Massive win for Bristol MIMO technology

128-antenna testbed shows way forward for 5G wireless
10th August 2016

A postgraduate student from the University of Bristol has won five separate awards for work on the next generation of 5G wireless technology.

Paul Harris, from the University’s EPSRC Centre for Doctoral Training (CDT) in Communications, together with Steffen Malkowsky, from the University of Lund in Sweden, won the Wireless and Mobile Communications category together with four other awards at the Engineering Impact Awards from National Instruments (NI) in Austin, Texas.

The Engineering Impact Awards showcase extraordinary and innovative projects. Over 100 entries were submitted, which were narrowed down to 14 finalists in seven areas. Paul and Steffen used a massive 128-antenna testbed to demonstrate simultaneous real-time wireless connections to multiple users in the same radio channel using a technique known as spatial multiplexing.

They showed how 12 users could be simultaneously connected using a single 20MHz channel at 3.5GHz. They achieved this using a data rate of 1.59Gbps and set a new world record in wireless spectrum efficiency of 79.4bit/s/Hz.

“Massive MIMO is the 5G technology of choice”

 

“We’re justifiably proud of Paul and Steffen and these awards truly exemplifies both their technical contributions to the field of 5G wireless spectral efficiency and our collaborations with European universities and the NI engineering team in the US,” said Mark Beach, Professor of Radio Systems Engineering in the Department of Electrical and Electronic Engineering and Manager of the EPSRC Centre for Doctoral Training (CDT) in Communications. The two also won the NI Engineering Grand Challenges Award, the Hewlett Packard Enterprise (HPE) Edgeline Big Analogue Data Award, the Powered by Xilinx Award, and the 2016 Customer Application of the Year Award.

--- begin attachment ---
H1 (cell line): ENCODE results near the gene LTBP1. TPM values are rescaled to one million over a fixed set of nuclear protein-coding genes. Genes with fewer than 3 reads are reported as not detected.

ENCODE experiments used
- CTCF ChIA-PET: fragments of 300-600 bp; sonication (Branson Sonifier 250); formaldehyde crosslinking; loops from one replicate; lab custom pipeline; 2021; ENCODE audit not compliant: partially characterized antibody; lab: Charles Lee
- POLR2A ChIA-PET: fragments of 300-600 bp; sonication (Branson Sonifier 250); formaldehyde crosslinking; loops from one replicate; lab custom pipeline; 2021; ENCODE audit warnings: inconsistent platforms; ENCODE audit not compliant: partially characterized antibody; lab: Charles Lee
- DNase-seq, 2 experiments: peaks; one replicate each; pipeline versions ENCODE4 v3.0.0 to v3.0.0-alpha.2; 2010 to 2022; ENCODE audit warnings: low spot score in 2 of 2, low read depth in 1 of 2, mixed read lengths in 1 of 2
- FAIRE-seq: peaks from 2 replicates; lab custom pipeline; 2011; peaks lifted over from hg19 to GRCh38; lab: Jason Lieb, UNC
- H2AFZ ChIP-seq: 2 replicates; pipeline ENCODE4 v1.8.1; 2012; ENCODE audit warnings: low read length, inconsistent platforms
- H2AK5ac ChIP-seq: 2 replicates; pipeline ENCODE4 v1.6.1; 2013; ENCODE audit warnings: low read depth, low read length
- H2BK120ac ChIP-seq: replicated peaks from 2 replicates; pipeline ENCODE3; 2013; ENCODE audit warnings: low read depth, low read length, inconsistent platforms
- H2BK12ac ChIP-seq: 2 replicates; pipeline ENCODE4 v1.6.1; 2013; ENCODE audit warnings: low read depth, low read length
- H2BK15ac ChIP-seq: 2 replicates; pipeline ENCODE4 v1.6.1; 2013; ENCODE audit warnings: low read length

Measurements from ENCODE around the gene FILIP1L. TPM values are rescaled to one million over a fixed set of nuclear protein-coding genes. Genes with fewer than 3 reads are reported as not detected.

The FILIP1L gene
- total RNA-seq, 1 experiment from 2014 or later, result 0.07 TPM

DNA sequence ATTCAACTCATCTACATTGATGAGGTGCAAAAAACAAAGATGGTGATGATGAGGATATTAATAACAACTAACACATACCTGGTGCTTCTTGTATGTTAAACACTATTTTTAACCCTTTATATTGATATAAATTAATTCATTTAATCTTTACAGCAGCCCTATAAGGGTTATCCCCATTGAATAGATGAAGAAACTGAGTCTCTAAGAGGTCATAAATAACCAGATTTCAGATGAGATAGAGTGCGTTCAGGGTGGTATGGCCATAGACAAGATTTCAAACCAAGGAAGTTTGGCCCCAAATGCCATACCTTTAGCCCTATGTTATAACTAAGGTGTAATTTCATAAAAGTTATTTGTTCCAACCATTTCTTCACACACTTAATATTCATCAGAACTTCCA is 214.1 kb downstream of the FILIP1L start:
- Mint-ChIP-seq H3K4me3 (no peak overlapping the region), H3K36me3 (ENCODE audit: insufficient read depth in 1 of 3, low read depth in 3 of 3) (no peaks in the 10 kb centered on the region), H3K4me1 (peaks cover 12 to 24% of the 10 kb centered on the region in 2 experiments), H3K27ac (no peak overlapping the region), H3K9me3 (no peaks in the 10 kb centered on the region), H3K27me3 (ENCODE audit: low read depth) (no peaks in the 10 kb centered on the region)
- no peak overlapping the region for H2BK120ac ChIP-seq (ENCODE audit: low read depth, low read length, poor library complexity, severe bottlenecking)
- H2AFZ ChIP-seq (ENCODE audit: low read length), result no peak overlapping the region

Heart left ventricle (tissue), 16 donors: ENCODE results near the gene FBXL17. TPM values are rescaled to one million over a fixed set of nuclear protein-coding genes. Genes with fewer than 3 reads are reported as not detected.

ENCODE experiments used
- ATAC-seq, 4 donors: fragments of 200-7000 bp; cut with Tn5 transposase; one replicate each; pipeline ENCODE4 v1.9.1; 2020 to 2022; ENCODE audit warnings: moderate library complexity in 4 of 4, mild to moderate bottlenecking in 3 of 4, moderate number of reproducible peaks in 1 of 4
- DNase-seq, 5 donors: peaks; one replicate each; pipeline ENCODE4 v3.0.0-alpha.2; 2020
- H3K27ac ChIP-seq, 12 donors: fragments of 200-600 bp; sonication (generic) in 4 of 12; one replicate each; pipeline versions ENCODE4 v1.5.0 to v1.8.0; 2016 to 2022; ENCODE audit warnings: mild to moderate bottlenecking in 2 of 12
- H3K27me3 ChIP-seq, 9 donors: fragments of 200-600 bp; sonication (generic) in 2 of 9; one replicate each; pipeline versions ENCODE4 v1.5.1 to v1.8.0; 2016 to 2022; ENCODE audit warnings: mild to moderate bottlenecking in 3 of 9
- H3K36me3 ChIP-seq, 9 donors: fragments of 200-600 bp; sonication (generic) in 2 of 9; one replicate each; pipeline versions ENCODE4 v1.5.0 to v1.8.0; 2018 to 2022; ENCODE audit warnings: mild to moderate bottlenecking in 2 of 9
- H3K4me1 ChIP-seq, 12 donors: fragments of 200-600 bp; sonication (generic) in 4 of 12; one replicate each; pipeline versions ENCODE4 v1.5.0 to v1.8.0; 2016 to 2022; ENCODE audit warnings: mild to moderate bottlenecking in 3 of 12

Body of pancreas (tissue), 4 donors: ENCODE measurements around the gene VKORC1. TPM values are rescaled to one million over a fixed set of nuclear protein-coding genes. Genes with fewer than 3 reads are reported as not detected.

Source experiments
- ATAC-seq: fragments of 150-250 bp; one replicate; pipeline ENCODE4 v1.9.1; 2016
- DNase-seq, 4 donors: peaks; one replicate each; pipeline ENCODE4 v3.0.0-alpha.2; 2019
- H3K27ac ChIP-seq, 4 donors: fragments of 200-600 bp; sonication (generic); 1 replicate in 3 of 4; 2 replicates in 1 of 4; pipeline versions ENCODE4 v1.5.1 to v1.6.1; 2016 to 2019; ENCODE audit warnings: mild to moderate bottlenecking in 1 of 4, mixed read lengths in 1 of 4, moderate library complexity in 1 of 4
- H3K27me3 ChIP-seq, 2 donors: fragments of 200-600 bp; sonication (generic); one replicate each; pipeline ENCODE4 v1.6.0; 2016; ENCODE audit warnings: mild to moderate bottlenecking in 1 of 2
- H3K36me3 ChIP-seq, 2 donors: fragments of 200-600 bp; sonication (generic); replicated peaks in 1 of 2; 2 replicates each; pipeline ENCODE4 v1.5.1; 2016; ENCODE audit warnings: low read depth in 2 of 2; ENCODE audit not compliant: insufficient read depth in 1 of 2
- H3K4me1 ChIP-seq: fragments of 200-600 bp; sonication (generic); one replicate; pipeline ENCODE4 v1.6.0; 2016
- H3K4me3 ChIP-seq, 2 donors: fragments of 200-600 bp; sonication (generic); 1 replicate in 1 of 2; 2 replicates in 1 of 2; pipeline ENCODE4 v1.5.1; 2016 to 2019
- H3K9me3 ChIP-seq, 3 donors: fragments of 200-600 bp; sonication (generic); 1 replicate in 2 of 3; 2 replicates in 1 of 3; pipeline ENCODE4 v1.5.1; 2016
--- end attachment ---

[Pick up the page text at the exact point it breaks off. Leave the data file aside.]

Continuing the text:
International technology showcase

The research team’s achievement with massive MIMO (multiple in, multiple out) arrays, which are cellular base stations with more than 100 antennas. This is a key technology for 5G, and the hardware for the demo came from Bristol Is Open alongside a flexible prototyping platform based on LabVIEW system design software and PXI hardware from NI. In May, Bristol and Lund supported 22 simultaneous users, setting a new world record of 145.6bit/s/Hz.

“The demands for mobile data are increasing exponentially and operators are struggling to keep up”

 

“The demands for mobile data are increasing exponentially and operators are struggling to keep up,” said Professor Andrew Nix, Dean of Engineering and Head of the CSN research group, speaking at the NI event to over 3200 engineers. “In the sub 6GHz bands, Massive MIMO is the 5G technology of choice. By breaking the work spectral efficiency record twice, compared to 4G we’ve managed to demonstrate an order of magnitude increase in spectral efficiency.”

You can see more about their record-breaking achievement in the video below: